|Old and new views of the heliosheath. Red and blue spirals are the gracefully curving magnetic |
field lines of orthodox models. New data from Voyager add a magnetic froth (inset) to the mix.
Observations from NASA's Voyager spacecraft, humanity's farthest deep space sentinels, suggest the edge of our Solar System may not be smooth, but filled with a turbulent sea of magnetic bubbles. While using a new computer model to analyse Voyager data, scientists found the Sun's distant magnetic field is made up of bubbles approximately 16 billion km wide. The bubbles are created when magnetic field lines reorganise. A new model suggests that the field lines are broken up into self-contained structures disconnected from the solar magnetic field. "The Sun's magnetic field extends all the way to the edge of the Solar System," said astronomer Merav Opher of Boston University. "Because the Sun spins, its magnetic field becomes twisted and wrinkled, a bit like a ballerina's skirt. Far, far away from the sun, where the Voyagers are, the folds of the skirt bunch up."WATCH: Voyager Finds Magnetic Foam at Solar System's Edge.
Entering the 'foam zone'.
Like Earth, our Sun has a magnetic field with a north pole and a south pole. When a magnetic field gets severely folded like this, interesting things can happen. Lines of magnetic force criss-cross, and ‘reconnect’. (Magnetic reconnection is the same energetic process underlying solar flares.) The crowded folds of the skirt reorganise themselves, sometimes explosively, into foamy magnetic bubbles. "We never expected to find such a foam at the edge of the Solar System, but there it is!" said Opher's colleague, University of Maryland physicist Jim Drake. Voyager 1 entered the ‘foam-zone’ around 2007, and Voyager 2 followed about a year later. They are more than 16 billion km away from Earth, travelling in a boundary region. In that area, the solar wind and magnetic field are affected by material expelled from other stars in our corner of the Milky Way galaxy. Understanding the structure of the Sun's magnetic field will allow scientists to explain how galactic cosmic rays enter our Solar System and help define how the star interacts with the rest of the galaxy.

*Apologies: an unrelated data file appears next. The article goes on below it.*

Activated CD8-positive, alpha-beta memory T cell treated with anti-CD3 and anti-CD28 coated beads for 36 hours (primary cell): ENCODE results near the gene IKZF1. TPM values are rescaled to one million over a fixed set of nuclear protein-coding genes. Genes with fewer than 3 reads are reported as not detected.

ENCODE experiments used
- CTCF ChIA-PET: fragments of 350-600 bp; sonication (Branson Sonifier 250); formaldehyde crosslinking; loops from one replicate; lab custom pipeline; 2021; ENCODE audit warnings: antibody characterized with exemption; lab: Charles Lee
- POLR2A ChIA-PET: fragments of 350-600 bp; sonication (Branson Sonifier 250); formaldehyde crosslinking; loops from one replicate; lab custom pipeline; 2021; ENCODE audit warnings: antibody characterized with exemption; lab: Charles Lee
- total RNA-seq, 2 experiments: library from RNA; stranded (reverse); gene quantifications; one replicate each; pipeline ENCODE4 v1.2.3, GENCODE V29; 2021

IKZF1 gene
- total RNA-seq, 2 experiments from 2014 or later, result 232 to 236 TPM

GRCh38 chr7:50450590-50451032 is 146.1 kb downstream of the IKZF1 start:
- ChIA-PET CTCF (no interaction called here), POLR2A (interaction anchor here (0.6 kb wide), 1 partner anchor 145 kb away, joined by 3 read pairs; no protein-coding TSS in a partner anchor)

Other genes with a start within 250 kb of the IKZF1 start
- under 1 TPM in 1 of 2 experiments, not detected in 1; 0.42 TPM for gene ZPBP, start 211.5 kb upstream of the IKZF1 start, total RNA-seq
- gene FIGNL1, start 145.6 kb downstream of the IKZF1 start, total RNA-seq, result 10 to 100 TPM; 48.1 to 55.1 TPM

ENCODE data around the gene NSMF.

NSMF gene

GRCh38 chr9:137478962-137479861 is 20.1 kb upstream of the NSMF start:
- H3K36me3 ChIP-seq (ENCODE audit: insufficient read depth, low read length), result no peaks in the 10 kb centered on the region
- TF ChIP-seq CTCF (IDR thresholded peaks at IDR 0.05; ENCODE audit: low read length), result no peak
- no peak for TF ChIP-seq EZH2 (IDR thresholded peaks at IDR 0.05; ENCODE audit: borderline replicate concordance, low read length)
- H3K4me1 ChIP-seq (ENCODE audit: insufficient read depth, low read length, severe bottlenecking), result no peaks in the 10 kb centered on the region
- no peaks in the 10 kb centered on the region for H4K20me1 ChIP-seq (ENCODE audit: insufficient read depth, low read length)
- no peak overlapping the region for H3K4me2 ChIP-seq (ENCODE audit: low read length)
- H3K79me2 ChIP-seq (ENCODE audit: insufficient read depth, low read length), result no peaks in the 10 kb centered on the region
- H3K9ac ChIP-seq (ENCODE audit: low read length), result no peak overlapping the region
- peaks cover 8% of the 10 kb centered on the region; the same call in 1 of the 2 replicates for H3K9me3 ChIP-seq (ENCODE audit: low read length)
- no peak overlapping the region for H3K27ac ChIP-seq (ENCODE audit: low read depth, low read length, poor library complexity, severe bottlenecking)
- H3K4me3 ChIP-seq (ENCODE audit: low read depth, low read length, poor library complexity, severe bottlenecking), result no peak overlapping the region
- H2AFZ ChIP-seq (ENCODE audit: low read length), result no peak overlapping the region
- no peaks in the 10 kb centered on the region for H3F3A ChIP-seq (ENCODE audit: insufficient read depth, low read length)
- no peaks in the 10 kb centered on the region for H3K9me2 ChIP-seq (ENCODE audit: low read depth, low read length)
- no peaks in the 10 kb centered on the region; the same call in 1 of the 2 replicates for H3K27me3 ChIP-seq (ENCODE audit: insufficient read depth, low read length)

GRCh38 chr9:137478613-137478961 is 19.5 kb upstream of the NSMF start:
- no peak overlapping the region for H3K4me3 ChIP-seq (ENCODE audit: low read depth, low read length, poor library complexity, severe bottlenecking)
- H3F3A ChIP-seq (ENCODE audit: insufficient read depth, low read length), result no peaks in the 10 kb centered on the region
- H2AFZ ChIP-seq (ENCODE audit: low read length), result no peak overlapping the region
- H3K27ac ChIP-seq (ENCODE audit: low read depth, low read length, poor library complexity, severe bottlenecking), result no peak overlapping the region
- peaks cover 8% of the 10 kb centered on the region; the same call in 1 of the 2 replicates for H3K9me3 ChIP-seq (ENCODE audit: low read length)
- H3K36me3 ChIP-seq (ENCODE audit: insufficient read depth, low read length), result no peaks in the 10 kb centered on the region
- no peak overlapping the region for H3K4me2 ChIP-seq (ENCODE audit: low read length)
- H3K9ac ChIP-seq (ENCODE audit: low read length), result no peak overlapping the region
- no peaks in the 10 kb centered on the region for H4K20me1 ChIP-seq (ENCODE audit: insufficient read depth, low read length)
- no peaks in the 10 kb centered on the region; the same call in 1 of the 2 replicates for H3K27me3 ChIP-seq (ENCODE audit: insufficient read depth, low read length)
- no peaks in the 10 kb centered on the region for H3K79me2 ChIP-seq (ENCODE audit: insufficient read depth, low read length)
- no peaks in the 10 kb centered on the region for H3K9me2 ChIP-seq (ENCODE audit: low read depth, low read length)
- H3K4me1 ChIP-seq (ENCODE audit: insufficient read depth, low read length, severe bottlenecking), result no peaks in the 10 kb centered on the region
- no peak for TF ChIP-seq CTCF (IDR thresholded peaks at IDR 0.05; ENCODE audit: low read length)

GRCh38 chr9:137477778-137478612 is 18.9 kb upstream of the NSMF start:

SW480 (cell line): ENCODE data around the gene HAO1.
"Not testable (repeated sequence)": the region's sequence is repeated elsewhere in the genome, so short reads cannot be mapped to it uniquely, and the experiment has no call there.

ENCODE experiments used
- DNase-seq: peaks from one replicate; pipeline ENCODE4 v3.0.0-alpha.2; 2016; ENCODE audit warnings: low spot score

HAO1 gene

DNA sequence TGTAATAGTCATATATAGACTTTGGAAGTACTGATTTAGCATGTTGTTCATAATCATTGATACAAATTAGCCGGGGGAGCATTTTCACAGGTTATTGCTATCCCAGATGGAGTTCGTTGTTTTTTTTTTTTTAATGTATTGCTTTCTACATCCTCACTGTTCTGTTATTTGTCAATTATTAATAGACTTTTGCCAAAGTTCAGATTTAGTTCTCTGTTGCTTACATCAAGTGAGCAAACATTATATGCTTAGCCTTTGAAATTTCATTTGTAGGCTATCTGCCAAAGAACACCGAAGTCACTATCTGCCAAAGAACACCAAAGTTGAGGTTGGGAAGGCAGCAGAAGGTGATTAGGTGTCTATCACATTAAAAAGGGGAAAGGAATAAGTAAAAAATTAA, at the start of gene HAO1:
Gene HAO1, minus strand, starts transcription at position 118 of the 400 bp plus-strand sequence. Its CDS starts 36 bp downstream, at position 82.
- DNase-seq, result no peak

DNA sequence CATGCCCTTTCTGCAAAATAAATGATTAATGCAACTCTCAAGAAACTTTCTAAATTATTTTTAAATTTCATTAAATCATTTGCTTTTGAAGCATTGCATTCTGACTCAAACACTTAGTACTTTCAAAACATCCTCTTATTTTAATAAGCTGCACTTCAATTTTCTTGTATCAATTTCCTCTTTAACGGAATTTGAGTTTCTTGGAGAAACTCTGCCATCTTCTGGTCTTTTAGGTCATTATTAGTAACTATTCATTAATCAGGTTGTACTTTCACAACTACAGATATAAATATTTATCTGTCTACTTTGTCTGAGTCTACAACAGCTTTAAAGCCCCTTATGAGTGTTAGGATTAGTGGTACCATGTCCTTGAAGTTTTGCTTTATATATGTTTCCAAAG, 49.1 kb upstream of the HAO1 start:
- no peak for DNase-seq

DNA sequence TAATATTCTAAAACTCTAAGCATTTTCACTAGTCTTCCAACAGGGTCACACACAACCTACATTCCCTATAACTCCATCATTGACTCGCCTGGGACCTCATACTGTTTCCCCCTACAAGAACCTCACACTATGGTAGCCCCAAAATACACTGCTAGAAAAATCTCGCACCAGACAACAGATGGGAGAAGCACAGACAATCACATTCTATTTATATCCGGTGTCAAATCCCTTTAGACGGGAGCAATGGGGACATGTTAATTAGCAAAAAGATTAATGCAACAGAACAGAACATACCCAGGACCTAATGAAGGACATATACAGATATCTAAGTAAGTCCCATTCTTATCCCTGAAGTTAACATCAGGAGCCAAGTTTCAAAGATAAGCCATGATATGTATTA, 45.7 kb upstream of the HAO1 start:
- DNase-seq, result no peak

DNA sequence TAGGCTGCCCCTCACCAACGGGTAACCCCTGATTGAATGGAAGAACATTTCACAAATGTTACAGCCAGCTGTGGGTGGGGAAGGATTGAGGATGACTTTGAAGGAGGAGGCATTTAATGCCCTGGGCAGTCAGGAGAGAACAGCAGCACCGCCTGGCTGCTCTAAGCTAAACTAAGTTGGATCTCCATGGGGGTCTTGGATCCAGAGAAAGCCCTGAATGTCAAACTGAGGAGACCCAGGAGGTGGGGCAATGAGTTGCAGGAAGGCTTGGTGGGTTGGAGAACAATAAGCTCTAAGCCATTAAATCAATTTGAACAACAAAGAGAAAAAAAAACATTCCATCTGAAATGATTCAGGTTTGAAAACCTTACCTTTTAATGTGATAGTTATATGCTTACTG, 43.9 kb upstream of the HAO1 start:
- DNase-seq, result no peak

More surprises ahead.
So far, much of the evidence for the bubbles comes from the Voyager energetic particle and flow measurements. Proof can also be obtained from the Voyager magnetic field observations and some of this data is also very suggestive. However, because the magnetic field is so weak, the data takes much longer to analyse with the appropriate care. Thus, unravelling the magnetic signatures of bubbles in the Voyager data is ongoing. "We are still trying to wrap our minds around the implications of the findings," said Drake, of the study published in the current issue of the Astrophysical Journal. "We'll probably discover which is correct as the Voyagers proceed deeper into the froth and learn more about its organisation," said Opher. "This is just the beginning, and I predict more surprises ahead." A good or bad thing? The case of cosmic rays is illustrative. Galactic cosmic rays are subatomic particles accelerated to near-light speed by distant black holes and supernova explosions. When these microscopic cannonballs try to enter the solar system, they have to fight through the sun's magnetic field to reach the inner planets. "The magnetic bubbles appear to be our first line of defense against cosmic rays," points out Opher. "We haven't figured out yet if this is a good thing or not." On one hand, the bubbles would seem to be a very porous shield, allowing many cosmic rays through the gaps. On the other hand, cosmic rays could get trapped inside the bubbles, which would make the froth a very good shield indeed. Launched in 1977, the Voyager twin spacecraft have been on a 33-year journey and are en route to reach the edge of interstellar space. - Cosmos Magazine.